Copenhagen Cowboy, review: Refn between crime and superheroines

Copenhagen Cowboy, review: Refn between crime and superheroines

Copenhagen Cowboy, review

About three years after the unconventional Too Old To Die Young , the Danish cult director Nicolas Winding Refn returns to compete with television seriality, always dictating his own peculiar rules, with Copenhagen Cowboy whose 6 episodes will be available on Netflix starting January 5th. A lysergic story set in the criminal underworld of a desolate Copenhagen in which the young Miu dispenses revenge between supernatural powers and martial arts by awakening her own nemesis in the eternal struggle between good and evil.

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Copenhagen Cowboy: spirits of revenge under neon lights

Miu arrives in Copenhagen from the Balkans sold as a sort of lucky charm. Rosella is a middle-aged Albanian woman who is desperately trying to have a child with her silent Danish husband, who seems to have very different appetites, and she is also the half-sister of Andre, a small boss who runs a racket of prostitutes, all girls from Eastern Europe. and lured to Denmark with the promise of a job as a model. When Rosella fails to get pregnant, Miu is resold to Andre. Among the other girls with whom she is locked up, the tiny Miu seems to establish a connection with Cimona to the point of planning her escape with her.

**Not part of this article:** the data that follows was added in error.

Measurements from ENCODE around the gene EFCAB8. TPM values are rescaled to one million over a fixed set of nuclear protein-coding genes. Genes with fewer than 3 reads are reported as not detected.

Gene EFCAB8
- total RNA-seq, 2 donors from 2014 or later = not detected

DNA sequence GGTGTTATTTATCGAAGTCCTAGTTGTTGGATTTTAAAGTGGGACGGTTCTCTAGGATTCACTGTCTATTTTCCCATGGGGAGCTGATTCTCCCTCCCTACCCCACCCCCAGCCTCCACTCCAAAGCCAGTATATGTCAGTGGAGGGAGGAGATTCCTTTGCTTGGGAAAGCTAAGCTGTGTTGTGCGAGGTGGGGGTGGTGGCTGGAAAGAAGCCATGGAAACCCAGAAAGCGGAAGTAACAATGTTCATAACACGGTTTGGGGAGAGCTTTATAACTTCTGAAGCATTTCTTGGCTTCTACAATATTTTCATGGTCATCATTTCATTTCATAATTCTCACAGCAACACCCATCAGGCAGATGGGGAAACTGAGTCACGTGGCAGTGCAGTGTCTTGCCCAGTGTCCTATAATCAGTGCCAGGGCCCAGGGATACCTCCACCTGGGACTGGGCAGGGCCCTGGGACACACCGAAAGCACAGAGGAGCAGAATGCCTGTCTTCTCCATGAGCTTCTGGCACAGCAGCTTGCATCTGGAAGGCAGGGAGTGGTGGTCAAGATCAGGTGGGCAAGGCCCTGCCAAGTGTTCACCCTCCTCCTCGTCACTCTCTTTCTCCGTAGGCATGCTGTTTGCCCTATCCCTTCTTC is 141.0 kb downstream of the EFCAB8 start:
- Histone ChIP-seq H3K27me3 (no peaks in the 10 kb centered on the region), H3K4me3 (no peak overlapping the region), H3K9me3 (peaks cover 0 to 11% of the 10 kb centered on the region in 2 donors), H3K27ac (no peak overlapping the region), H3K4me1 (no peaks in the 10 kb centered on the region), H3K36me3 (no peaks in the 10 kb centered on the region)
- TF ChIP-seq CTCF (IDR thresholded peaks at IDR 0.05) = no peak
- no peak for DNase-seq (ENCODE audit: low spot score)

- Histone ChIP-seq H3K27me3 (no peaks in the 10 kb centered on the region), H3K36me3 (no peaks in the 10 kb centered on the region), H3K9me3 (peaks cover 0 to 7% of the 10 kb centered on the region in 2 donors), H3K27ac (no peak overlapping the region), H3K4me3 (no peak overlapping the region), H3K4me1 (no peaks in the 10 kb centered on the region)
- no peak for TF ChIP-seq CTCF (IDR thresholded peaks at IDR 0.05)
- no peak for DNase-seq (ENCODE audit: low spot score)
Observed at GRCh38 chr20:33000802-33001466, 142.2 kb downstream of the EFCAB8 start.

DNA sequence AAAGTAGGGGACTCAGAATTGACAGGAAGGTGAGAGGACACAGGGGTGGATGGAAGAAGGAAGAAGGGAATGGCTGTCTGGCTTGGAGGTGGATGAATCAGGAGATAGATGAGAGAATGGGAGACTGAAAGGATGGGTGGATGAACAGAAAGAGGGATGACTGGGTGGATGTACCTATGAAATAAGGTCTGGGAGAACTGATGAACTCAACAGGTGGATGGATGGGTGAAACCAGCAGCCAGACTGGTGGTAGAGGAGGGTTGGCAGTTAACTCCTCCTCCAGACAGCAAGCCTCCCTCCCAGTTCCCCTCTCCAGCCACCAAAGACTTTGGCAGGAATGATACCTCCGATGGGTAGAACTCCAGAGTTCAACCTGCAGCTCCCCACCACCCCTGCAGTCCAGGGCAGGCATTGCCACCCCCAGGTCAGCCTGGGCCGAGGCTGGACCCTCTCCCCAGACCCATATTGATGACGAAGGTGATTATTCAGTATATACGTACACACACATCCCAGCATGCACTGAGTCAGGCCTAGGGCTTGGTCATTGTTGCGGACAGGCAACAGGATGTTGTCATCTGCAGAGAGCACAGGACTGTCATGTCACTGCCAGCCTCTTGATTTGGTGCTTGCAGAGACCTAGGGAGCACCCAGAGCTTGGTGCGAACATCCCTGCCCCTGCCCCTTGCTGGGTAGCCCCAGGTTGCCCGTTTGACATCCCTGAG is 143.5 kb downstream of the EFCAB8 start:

The two girls meet just outside the slaughterhouse used as a club of the Albanian clan but they will never meet. In fact, Cimona is loaded into the car by the icy Nicklas who kills her. Miu then finds refuge with Mother Hulda, a Chinese restaurant owner, who intuits her abilities when she suddenly "brings back to life" a stillborn baby girl. After Miu takes her revenge on Rosella, Hulda asks her to help relieve her boss Chiang's severe migraines. In fact, Hulda confesses that Chiang has taken her daughter Ai of her hostage and also for this reason she is forced to work for the man who regularly brings her corpses to be disposed of by her pigs. Miu applies her healing abilities by relieving Chiang's pain and getting into his good graces.